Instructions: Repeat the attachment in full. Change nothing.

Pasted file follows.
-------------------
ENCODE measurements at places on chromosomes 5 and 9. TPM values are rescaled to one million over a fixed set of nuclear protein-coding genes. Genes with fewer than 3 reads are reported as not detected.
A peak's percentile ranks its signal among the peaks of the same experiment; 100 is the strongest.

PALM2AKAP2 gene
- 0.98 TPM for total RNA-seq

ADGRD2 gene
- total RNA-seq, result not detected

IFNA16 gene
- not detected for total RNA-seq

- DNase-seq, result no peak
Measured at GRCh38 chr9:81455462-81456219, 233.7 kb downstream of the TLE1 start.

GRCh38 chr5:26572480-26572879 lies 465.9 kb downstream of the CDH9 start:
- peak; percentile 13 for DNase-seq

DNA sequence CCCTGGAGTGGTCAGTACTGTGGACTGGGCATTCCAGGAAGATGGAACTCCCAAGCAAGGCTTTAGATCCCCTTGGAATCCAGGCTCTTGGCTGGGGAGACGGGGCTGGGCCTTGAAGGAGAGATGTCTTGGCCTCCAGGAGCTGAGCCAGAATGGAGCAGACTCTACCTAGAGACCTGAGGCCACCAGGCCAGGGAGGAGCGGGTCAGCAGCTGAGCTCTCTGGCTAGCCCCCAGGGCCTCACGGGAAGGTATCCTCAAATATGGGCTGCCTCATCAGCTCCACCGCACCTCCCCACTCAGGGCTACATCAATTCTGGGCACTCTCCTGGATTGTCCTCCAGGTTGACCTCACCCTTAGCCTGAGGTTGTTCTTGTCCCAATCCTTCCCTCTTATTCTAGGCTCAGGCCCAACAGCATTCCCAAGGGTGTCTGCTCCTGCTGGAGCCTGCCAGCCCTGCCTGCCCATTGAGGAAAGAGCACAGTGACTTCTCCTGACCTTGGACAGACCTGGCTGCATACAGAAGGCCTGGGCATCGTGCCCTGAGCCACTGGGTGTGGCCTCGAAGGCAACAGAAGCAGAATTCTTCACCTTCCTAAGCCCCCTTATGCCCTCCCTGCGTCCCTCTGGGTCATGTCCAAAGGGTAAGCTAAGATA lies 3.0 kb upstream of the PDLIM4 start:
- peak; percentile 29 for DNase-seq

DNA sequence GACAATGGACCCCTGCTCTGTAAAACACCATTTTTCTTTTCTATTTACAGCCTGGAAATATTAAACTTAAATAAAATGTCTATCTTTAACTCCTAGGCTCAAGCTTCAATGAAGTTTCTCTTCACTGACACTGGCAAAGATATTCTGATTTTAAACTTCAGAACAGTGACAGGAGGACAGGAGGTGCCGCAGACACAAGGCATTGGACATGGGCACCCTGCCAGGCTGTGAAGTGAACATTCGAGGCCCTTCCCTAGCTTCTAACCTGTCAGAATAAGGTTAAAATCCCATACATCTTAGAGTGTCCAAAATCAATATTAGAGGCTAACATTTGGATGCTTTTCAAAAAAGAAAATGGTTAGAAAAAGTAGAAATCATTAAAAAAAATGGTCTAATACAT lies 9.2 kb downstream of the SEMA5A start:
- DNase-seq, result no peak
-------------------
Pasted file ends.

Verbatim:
ENCODE measurements at places on chromosomes 5 and 9. TPM values are rescaled to one million over a fixed set of nuclear protein-coding genes. Genes with fewer than 3 reads are reported as not detected.
A peak's percentile ranks its signal among the peaks of the same experiment; 100 is the strongest.

PALM2AKAP2 gene
- 0.98 TPM for total RNA-seq

ADGRD2 gene
- total RNA-seq, result not detected

IFNA16 gene
- not detected for total RNA-seq

- DNase-seq, result no peak
Measured at GRCh38 chr9:81455462-81456219, 233.7 kb downstream of the TLE1 start.

GRCh38 chr5:26572480-26572879 lies 465.9 kb downstream of the CDH9 start:
- peak; percentile 13 for DNase-seq

DNA sequence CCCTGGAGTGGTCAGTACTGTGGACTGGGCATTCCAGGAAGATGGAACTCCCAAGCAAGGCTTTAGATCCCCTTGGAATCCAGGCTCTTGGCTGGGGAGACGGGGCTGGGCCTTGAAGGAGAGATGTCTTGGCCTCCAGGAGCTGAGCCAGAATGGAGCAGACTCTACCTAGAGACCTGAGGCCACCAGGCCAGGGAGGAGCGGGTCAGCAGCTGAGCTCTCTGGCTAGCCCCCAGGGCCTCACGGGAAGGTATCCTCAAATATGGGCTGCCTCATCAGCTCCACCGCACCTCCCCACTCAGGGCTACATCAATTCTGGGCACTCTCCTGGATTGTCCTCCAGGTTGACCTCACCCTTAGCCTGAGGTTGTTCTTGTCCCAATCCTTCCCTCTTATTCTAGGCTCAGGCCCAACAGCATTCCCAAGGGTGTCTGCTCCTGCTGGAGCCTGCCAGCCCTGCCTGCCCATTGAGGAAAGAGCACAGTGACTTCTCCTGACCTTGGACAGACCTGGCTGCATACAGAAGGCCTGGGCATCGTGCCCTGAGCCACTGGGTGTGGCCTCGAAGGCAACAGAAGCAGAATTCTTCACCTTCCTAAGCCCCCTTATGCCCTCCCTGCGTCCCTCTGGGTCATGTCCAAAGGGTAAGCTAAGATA lies 3.0 kb upstream of the PDLIM4 start:
- peak; percentile 29 for DNase-seq

DNA sequence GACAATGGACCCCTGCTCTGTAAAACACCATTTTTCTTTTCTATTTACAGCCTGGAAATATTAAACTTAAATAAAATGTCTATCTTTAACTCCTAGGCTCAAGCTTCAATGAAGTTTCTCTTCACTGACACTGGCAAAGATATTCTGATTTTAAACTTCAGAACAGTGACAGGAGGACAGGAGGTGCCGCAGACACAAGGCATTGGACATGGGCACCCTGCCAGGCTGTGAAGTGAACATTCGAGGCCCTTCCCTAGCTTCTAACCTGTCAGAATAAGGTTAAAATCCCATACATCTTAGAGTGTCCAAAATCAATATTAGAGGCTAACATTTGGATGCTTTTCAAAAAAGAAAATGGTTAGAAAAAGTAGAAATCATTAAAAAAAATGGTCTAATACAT lies 9.2 kb downstream of the SEMA5A start:
- DNase-seq, result no peak